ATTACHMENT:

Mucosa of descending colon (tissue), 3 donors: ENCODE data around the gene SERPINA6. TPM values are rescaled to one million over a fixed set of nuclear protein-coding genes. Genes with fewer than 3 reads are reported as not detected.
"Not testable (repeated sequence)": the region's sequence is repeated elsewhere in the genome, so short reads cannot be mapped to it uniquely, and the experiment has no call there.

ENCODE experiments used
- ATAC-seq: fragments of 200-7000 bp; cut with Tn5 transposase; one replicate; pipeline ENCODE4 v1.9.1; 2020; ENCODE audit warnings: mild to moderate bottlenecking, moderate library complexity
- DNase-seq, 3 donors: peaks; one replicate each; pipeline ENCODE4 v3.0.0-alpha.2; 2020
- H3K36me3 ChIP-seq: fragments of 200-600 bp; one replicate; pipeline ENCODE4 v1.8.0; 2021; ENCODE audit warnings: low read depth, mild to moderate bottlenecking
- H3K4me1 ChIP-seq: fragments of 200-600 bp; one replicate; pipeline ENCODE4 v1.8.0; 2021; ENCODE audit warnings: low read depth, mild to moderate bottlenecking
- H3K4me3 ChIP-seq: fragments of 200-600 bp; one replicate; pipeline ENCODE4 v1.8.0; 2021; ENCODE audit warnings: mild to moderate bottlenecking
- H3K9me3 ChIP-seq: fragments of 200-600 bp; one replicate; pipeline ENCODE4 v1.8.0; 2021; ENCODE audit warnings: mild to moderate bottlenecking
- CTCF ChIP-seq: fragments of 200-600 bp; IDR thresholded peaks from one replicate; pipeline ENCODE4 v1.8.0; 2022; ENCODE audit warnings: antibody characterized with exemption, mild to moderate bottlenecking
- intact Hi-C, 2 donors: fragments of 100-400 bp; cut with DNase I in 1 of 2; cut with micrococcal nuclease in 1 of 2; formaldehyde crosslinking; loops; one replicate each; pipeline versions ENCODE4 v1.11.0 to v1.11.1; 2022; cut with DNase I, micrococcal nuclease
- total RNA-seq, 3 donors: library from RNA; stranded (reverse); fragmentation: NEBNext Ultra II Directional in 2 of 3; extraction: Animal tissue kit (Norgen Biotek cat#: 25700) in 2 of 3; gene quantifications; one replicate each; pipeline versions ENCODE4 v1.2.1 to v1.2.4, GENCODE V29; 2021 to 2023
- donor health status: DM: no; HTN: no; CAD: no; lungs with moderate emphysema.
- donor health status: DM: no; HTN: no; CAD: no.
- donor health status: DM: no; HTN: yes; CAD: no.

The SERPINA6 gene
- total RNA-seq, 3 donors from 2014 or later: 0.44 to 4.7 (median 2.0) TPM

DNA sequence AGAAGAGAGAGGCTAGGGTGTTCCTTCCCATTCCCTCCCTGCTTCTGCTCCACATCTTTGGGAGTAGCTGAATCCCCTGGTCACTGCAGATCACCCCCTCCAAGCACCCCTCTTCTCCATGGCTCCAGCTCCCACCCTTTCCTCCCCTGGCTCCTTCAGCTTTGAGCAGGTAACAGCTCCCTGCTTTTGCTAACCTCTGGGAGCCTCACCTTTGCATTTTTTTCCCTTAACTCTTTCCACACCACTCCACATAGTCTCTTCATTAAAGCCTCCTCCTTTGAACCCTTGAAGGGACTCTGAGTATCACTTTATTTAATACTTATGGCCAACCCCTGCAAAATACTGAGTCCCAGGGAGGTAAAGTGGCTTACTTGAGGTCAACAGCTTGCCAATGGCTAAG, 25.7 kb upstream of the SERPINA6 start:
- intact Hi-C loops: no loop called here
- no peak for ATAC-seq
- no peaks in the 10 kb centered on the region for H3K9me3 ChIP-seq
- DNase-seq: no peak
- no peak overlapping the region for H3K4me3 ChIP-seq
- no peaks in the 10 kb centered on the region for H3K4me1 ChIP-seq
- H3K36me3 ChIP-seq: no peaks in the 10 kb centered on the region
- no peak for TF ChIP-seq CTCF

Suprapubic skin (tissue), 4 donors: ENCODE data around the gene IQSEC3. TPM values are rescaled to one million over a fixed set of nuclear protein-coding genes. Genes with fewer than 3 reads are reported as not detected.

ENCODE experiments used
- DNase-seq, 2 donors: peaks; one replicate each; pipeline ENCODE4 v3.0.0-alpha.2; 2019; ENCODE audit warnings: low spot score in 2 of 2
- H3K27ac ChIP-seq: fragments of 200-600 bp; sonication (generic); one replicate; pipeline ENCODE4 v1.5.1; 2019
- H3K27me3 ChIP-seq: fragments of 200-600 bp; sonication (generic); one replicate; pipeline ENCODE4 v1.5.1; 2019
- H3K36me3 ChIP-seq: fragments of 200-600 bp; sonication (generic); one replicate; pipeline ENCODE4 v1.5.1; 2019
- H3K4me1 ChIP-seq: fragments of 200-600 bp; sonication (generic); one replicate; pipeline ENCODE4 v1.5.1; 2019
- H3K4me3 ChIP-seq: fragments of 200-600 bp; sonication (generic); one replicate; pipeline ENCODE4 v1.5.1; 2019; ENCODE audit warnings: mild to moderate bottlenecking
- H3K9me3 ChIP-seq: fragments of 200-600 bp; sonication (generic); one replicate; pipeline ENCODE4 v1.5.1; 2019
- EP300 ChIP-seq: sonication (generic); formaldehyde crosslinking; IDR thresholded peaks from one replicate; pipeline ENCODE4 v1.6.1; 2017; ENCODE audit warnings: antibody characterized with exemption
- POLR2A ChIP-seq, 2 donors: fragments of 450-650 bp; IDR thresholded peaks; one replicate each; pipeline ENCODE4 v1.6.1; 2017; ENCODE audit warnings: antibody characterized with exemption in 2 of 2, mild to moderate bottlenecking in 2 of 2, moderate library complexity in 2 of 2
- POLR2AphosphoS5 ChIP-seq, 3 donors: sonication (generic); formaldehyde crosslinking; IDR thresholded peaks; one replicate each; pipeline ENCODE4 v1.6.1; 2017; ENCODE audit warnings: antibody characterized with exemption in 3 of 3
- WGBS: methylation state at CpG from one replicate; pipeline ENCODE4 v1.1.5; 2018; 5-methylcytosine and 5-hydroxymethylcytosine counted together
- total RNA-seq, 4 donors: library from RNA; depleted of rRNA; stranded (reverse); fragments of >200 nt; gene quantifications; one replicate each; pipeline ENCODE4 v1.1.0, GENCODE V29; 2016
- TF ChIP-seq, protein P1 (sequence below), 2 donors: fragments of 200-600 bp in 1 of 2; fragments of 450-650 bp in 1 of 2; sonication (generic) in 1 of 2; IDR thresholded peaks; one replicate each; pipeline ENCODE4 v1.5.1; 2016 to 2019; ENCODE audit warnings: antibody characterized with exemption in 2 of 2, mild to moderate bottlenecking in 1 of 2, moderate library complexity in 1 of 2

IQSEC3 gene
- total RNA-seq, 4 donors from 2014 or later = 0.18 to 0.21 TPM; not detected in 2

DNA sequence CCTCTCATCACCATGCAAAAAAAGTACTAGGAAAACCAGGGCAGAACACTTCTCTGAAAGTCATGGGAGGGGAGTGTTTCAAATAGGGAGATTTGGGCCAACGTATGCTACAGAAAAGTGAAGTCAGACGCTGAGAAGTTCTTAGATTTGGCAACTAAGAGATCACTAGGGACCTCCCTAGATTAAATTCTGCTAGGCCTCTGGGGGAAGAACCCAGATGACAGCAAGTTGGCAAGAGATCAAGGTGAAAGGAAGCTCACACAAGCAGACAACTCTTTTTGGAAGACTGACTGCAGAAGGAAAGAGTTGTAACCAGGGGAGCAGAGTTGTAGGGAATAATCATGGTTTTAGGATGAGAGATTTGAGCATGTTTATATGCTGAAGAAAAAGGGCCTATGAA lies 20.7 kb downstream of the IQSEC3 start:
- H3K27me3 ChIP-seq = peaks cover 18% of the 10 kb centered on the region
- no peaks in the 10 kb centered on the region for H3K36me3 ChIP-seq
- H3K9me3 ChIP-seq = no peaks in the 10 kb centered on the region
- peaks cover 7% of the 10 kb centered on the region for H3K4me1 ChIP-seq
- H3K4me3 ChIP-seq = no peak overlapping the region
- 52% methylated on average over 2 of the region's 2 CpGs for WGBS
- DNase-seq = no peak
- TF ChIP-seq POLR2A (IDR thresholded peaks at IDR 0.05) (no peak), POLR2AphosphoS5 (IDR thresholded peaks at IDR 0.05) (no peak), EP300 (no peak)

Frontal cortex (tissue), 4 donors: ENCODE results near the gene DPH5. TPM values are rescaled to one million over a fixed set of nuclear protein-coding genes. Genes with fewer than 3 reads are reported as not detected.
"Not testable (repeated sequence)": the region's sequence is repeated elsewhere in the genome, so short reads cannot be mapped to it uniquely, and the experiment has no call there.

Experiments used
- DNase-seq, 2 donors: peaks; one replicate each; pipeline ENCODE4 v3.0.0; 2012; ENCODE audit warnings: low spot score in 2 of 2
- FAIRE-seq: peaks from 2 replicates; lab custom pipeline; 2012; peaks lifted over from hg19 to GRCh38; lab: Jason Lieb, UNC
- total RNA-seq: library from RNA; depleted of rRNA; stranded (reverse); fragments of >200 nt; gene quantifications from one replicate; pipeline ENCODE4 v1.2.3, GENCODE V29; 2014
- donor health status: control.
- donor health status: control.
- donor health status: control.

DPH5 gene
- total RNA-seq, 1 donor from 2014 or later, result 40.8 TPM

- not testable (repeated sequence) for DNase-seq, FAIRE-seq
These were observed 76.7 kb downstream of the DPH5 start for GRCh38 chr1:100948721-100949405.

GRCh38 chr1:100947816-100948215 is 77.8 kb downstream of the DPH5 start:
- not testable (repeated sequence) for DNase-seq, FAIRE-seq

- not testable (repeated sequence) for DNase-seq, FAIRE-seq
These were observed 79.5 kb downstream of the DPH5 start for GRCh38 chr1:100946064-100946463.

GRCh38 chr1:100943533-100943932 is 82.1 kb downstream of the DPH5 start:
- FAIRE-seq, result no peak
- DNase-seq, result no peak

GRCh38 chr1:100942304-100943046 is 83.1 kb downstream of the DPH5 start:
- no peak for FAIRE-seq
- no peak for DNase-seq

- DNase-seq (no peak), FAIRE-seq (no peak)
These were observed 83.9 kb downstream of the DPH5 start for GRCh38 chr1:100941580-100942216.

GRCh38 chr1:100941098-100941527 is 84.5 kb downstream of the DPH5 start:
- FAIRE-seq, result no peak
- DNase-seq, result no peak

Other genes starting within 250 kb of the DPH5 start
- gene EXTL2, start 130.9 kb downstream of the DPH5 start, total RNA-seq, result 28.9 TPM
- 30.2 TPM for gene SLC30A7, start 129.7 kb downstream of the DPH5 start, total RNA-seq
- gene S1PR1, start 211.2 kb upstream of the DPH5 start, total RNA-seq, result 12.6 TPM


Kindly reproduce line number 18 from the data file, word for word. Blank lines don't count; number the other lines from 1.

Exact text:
DNA sequence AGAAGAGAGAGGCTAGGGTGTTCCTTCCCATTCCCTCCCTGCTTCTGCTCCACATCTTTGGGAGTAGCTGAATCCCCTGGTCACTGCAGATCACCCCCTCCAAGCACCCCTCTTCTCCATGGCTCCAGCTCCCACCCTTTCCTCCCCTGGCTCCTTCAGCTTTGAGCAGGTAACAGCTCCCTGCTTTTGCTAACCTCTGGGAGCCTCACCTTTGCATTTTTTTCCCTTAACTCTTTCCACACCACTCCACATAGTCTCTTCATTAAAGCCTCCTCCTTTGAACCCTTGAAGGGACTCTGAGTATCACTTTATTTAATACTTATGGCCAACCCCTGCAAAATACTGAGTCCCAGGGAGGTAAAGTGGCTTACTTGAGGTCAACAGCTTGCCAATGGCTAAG, 25.7 kb upstream of the SERPINA6 start: